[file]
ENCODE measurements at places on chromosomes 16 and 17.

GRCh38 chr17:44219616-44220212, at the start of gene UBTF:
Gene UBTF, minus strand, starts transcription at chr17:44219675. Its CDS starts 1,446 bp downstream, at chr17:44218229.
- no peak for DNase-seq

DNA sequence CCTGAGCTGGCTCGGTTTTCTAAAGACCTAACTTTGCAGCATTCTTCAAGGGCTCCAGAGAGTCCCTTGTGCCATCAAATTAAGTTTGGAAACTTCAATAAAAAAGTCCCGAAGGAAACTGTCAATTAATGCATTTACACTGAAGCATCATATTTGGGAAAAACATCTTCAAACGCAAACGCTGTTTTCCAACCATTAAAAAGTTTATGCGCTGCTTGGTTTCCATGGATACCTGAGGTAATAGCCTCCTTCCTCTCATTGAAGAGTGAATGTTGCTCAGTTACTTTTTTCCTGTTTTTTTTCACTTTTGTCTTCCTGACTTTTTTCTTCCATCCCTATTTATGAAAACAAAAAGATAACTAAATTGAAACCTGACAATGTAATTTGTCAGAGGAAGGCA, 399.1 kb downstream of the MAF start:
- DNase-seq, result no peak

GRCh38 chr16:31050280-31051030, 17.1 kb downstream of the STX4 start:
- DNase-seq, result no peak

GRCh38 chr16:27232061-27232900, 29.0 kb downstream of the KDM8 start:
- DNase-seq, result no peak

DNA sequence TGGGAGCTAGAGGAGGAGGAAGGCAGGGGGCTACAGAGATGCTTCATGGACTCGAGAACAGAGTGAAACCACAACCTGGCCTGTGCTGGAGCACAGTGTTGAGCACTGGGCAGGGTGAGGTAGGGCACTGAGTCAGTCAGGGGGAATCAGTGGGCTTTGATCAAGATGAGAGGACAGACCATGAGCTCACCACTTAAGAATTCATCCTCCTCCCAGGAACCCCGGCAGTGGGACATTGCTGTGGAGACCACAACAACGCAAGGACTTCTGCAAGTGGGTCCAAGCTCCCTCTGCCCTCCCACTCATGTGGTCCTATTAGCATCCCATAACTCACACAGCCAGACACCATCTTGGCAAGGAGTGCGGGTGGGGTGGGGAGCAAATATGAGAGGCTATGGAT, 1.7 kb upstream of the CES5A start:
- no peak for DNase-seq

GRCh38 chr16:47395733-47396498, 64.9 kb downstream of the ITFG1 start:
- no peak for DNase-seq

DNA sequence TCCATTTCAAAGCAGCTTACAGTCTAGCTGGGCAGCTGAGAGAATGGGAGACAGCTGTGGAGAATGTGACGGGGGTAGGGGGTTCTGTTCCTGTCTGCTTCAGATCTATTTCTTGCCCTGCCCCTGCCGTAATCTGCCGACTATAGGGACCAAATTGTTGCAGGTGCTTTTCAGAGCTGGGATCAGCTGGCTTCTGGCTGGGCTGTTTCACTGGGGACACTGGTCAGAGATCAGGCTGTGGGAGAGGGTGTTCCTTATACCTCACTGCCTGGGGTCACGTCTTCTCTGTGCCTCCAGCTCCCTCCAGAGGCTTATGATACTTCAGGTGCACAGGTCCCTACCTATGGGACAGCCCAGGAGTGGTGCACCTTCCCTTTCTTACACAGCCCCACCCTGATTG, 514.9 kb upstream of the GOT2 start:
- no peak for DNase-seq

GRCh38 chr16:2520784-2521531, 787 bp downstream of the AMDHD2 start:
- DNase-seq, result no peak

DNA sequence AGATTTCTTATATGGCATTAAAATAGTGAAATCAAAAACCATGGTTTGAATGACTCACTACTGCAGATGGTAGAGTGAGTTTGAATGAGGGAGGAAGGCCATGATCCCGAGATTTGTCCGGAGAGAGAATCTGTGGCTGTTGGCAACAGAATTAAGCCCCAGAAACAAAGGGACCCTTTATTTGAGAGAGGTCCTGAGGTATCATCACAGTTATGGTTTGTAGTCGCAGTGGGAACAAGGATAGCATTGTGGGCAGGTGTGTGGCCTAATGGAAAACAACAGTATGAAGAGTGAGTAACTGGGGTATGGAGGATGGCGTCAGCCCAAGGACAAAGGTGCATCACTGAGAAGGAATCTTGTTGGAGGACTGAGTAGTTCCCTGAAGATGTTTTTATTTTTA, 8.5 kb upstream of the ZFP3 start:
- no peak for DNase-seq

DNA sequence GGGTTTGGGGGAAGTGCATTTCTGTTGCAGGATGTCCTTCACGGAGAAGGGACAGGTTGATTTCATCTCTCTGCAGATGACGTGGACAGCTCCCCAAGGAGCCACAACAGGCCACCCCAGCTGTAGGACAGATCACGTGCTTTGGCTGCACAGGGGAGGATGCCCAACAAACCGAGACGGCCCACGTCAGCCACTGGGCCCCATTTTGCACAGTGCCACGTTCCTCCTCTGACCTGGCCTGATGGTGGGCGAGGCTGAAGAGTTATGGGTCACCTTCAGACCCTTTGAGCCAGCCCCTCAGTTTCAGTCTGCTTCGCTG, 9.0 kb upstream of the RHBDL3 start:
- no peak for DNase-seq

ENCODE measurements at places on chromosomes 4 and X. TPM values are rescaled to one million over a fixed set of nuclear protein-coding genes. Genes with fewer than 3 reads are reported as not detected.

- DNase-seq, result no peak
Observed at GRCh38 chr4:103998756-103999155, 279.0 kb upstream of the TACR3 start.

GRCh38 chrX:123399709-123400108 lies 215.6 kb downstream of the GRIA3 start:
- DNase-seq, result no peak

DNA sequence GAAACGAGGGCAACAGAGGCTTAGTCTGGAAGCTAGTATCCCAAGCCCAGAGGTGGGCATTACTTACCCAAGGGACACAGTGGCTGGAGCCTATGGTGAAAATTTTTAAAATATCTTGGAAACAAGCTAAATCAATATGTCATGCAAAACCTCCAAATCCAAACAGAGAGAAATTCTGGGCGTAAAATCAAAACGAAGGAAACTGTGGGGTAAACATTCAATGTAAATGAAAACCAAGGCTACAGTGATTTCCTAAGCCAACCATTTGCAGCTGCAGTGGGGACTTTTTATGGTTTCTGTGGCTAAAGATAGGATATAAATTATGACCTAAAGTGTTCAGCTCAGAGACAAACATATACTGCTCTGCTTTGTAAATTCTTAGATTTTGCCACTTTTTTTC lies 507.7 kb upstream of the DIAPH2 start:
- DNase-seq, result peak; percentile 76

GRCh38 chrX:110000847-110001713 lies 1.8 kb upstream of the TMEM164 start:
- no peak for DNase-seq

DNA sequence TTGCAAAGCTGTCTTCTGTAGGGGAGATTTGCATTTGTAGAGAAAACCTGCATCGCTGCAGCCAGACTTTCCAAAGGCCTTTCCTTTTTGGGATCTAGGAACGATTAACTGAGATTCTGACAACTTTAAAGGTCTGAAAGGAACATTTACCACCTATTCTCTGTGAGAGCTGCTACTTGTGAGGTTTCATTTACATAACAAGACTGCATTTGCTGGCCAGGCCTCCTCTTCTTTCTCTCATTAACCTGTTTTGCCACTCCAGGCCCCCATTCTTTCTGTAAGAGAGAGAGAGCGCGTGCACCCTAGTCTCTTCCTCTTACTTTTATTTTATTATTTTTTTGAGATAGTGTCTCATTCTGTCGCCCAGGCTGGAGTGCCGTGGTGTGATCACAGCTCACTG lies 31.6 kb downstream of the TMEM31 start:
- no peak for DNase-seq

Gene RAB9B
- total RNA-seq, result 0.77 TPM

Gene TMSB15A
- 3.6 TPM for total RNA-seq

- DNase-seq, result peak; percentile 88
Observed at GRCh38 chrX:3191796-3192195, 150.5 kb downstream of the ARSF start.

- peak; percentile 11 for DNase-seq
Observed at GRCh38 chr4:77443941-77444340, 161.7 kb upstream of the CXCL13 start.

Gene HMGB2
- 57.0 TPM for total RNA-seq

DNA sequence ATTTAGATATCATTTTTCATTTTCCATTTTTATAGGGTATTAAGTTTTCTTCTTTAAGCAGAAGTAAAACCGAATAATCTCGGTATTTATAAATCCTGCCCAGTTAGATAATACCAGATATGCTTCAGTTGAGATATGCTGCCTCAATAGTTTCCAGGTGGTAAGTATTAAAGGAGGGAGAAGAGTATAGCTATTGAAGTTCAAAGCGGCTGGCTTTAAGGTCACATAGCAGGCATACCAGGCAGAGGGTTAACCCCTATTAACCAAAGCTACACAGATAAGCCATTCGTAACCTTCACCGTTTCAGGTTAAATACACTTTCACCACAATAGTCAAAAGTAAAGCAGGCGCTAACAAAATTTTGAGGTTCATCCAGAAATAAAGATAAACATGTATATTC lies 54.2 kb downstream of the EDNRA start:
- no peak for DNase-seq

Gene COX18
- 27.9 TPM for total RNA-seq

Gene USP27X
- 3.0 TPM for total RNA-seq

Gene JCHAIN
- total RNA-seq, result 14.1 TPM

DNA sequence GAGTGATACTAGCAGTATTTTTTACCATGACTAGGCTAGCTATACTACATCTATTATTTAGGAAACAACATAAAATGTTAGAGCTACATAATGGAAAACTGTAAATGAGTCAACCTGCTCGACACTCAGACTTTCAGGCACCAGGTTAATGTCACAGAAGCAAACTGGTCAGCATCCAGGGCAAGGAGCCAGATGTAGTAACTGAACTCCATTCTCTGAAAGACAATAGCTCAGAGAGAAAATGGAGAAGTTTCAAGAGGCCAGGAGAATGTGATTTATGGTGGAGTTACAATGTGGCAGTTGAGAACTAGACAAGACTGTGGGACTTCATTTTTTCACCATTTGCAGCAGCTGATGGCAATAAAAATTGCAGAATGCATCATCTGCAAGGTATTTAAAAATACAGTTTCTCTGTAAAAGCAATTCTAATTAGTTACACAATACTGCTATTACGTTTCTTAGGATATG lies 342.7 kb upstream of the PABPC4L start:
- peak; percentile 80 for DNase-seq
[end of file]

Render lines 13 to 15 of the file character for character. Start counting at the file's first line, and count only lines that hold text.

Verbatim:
GRCh38 chr16:47395733-47396498, 64.9 kb downstream of the ITFG1 start:
- no peak for DNase-seq

DNA sequence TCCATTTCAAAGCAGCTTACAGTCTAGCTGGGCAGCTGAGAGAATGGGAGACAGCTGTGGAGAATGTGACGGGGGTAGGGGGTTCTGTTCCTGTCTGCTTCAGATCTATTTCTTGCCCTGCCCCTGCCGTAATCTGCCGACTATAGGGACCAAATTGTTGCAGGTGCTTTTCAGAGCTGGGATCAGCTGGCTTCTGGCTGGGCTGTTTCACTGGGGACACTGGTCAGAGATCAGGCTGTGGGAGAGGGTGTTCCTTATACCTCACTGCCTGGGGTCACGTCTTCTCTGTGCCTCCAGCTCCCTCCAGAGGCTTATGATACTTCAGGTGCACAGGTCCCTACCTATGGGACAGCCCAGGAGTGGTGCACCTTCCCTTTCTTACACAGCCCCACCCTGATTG, 514.9 kb upstream of the GOT2 start: